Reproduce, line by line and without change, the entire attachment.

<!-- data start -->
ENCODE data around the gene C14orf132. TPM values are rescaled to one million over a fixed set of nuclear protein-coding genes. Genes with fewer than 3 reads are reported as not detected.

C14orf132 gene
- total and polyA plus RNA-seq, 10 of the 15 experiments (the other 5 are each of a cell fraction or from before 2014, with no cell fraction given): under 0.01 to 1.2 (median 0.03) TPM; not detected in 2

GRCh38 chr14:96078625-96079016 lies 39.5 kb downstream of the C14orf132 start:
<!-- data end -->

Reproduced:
ENCODE data around the gene C14orf132. TPM values are rescaled to one million over a fixed set of nuclear protein-coding genes. Genes with fewer than 3 reads are reported as not detected.

C14orf132 gene
- total and polyA plus RNA-seq, 10 of the 15 experiments (the other 5 are each of a cell fraction or from before 2014, with no cell fraction given): under 0.01 to 1.2 (median 0.03) TPM; not detected in 2

GRCh38 chr14:96078625-96079016 lies 39.5 kb downstream of the C14orf132 start: